|1||On successful completion of this module, students will be familiar with Lagrangian and Hamiltonian dynamics and will understand why the Solar System is chaotic. They will understand the difference between collisional and collisionless stellar systems and will be able to perform basic mass modelling of the black hole at the centre of our Galaxy, and the stars and gas in Galaxies themselves. They will understand the principle evidence for dark matter in the Universe and they will be able to calculate the fate of our Galaxy as it collides with its nearest neighbour Andromeda several billion years from now. Finally, they will understand that much of the Universe can be treated as a “fluid” and they will be able to apply the Euler equations to study the motion of gas in galaxies. The coursework assignments will develop the students' programming and problem solving skills.|
C - Cognitive/analytical
K - Subject knowledge
T - Transferable skills
P - Professional/Practical skills
Overall student workload
Lecture Hours: 22
Tutorial Hours: 11
Laboratory Hours: 11
Methods of Teaching / Learning
22 hours of lectures (2h/week); 11 hours of tutorial classes (1h/week); 11 hours of computer lab for the coursework assignment (1h/week)
The final examination will be of 1.5hr duration, with two questions from three to be attempted. In addition, there will be a coursework assignment. In the first part of the assignment, all students will write an orbit integrator to solve the orbits of planets orbiting a star. The students will then build on this to develop their own projects, exploring an aspect of the course that they found particularly interesting. This can be, for example, modelling the formation of "Kirkwood gaps" in the Solar System, or modelling the orbits of stars in our Galaxy and how they change due to the presence of dark matter. Since each project is unique and students interact weekly with the course leader to obtain feedback and advice on their project, anonymous marking for this coursework assignment will not be possible.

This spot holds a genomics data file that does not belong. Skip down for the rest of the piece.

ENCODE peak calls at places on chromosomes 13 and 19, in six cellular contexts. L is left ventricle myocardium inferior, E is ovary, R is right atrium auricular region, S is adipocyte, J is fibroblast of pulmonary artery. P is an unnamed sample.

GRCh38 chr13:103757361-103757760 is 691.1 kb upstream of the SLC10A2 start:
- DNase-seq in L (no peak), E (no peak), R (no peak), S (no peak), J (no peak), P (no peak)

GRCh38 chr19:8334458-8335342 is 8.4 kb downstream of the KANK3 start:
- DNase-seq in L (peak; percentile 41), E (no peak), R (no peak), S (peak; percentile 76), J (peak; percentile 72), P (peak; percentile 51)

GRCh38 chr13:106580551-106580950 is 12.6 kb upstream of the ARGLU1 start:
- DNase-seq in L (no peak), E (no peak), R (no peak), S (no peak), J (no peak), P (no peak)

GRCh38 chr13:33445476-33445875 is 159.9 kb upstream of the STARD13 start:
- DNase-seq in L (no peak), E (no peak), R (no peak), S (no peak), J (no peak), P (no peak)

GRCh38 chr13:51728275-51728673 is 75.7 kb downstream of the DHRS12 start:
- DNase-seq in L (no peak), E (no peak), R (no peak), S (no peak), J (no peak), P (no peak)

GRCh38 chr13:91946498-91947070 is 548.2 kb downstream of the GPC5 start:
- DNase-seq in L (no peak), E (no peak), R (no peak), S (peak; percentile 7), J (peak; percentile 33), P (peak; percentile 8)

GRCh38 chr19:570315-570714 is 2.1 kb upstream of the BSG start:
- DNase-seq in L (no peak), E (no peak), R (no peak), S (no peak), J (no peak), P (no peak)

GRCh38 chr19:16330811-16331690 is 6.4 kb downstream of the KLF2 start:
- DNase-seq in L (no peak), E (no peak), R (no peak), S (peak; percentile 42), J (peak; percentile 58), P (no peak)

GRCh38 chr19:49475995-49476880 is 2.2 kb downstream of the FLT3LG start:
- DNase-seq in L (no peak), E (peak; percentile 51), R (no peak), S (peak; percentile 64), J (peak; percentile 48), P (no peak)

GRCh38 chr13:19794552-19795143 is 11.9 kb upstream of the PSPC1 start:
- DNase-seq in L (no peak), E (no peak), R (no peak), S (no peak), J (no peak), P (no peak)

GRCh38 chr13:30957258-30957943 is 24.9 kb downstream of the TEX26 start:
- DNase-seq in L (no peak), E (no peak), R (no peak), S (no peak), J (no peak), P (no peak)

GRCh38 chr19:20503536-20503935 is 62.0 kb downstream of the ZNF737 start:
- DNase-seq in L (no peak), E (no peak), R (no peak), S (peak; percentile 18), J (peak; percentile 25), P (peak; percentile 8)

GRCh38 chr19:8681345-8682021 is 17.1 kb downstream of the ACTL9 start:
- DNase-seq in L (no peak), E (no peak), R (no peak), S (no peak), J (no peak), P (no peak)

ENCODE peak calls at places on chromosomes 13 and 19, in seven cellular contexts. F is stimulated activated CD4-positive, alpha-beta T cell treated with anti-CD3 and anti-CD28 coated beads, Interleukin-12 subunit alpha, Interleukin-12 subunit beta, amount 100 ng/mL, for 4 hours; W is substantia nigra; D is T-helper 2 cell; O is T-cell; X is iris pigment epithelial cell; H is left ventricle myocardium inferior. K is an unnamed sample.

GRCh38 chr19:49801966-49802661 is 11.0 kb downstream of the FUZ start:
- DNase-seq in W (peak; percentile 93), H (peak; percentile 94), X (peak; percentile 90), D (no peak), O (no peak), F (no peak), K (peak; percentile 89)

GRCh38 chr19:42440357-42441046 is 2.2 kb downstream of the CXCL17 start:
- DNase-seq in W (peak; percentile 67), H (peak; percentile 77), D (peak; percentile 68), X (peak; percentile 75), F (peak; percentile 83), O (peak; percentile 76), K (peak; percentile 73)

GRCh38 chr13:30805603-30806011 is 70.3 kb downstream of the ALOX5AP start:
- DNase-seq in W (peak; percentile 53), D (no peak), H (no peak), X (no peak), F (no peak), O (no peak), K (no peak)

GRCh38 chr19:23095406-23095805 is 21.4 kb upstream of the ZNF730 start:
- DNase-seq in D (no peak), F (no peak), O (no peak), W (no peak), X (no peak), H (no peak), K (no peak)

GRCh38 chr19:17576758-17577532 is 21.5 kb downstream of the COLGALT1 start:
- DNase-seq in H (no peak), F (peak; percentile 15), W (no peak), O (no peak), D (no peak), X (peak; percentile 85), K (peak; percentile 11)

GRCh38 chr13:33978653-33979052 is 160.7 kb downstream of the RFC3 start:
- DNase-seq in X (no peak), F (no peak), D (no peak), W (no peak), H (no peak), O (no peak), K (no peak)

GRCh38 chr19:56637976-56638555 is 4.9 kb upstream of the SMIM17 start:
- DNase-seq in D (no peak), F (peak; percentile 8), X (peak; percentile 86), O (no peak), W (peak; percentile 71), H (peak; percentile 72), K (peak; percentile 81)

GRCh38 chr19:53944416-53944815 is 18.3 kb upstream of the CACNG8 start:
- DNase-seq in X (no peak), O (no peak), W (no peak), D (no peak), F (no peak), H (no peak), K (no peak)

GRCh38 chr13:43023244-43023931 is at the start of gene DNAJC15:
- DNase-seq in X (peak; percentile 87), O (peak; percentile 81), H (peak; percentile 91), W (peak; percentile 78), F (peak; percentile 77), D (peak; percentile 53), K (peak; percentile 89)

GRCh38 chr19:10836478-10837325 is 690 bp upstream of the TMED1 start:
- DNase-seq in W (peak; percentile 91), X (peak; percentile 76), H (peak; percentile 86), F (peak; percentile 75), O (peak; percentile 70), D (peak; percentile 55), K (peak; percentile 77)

Indicated Lecture Hours (which may also include seminars, tutorials, workshops and other contact time) are approximate and may include in-class tests where one or more of these are an assessment on the module. In-class tests are scheduled/organised separately to taught content and will be published on to student personal timetables, where they apply to taken modules, as soon as they are finalised by central administration. This will usually be after the initial publication of the teaching timetable for the relevant semester.
Reading list for ASTROPHYSICAL DYNAMICS : http://aspire.surrey.ac.uk/modules/phym059
Programmes this module appears in
|Physics with Nuclear Astrophysics MPhys||2||Optional||A weighted aggregate mark of 50% is required to pass the module|
|Physics with Astronomy MPhys||2||Compulsory||A weighted aggregate mark of 50% is required to pass the module|
|Physics MSc||2||Optional||A weighted aggregate mark of 50% is required to pass the module|
|Physics with Quantum Technologies MPhys||2||Optional||A weighted aggregate mark of 50% is required to pass the module|
|Physics MPhys||2||Optional||A weighted aggregate mark of 50% is required to pass the module|
Please note that the information detailed within this record is accurate at the time of publishing and may be subject to change. This record contains information for the most up to date version of the programme / module for the 2020/1 academic year.